Study: Smartphone Notifications Don’t Distract Us, We Distract Ourselves

BERLIN, GERMANY - SEPTEMBER 04: Visitors try out the Honor 7 smartphone at the Huawei stand at the 2015 IFA consumer electronics and appliances trade fair on September 4, 2015 in Berlin, Germany. The 2015 IFA will be open to the public from September 4-9. (Photo by Sean Gallup/Getty Images)
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A recent study has found that users initiate 89 percent of all smartphone interactions on their own, with only 11 percent being initiated by a notification. These results go against the conventional wisdom that the mountain of notifications generated on the average person’s phone every day distracts us from other tasks.

Psych News Daily reports that a recent study published in the journal Computers in Human Behavior on November 21 claims that 89 percent of smartphone interactions are initiated by users while only 11 percent are initiated by a notification.

The study states: “The perceived disruptiveness of smartphones is not mainly driven by external notifications, but by an urge of the user to interact with their phone that seems to occur in an almost automatic manner, just as a smoker would light a cigarette.”

The study followed the smartphone usage of people in the UK, Germany, and France. The average age of the subjects was 26 and just over half of the subjects were male. The study authors, Max Heitmayer and Saadi Lahlou, are both affiliated with the London School of Economics.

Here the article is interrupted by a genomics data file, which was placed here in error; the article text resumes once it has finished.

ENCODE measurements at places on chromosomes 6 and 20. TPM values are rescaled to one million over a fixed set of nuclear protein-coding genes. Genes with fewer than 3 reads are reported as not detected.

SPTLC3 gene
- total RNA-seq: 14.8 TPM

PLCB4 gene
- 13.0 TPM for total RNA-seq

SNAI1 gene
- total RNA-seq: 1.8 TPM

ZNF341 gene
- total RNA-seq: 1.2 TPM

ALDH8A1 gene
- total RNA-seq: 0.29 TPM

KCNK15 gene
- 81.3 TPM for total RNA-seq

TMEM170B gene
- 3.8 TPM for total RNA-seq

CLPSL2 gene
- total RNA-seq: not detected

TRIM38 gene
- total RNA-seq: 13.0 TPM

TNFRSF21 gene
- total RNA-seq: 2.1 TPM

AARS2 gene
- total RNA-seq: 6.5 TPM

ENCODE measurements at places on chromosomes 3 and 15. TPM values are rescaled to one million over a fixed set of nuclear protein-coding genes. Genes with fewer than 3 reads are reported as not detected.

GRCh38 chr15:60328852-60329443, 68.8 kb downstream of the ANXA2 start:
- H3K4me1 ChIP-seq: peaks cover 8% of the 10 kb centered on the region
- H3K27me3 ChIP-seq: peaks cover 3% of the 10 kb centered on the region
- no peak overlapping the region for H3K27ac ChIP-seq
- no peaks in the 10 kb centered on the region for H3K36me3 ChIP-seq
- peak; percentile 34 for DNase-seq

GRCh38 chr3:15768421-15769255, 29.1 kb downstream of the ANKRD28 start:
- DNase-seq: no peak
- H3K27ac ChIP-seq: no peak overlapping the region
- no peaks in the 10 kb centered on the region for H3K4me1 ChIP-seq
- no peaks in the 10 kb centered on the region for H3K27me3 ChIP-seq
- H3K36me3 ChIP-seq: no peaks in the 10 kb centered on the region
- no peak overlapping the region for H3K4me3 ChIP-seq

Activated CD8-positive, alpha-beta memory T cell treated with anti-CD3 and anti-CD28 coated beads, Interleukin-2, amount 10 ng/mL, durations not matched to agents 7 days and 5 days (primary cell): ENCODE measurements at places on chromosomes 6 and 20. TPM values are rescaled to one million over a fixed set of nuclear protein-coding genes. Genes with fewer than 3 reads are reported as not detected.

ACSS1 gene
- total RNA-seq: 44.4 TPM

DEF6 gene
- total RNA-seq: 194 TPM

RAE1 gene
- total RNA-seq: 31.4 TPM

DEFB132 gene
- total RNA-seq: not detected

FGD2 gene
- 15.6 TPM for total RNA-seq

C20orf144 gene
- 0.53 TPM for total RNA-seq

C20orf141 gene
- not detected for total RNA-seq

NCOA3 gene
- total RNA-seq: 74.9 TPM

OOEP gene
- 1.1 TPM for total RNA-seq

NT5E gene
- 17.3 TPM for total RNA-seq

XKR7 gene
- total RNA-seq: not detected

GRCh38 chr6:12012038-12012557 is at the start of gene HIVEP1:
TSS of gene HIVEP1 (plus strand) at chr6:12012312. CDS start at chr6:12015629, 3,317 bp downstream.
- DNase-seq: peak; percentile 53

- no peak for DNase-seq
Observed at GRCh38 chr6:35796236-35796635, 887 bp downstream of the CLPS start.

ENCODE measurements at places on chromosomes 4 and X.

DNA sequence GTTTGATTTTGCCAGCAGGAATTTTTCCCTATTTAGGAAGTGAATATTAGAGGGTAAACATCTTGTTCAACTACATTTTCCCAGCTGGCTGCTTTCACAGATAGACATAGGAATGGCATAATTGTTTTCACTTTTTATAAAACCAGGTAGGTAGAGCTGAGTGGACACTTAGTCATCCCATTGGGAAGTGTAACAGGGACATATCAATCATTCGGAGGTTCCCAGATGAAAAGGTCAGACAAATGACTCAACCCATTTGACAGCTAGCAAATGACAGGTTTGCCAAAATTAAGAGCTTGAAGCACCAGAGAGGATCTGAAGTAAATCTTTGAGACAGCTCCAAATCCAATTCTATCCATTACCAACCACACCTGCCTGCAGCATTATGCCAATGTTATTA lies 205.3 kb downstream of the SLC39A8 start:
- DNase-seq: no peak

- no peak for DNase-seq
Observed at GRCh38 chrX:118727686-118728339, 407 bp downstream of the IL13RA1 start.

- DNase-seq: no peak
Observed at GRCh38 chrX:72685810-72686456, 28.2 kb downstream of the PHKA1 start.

The subjects were equipped with a tiny camera called “subcams” which filmed the subject’s daily lives from a first-person perspective. The subjects recorded their behavior for a total of around five hours over a three-day period. The subjects could turn the camera off at any time and were allowed to delete any footage they wished.

The end result was around 200 hours of footage of user behavior in real-world environments. This totaled around 1,130 smartphone interactions that the researchers could analyze. The study found that the time between smartphone interactions was on average 291 seconds, meaning users were checking their phones around once every five minutes.

The researchers noted that many users felt compelled to check their devices even when they had notifications switched off. One subject stated: “Seeing this has made me realize that I don’t even remember picking it up.”

Read more at Psych News Daily here.

Lucas Nolan is a reporter for Breitbart News covering issues of free speech and online censorship. Follow him on Twitter @LucasNolan or contact via secure email at the address lucasnolan@protonmail.com

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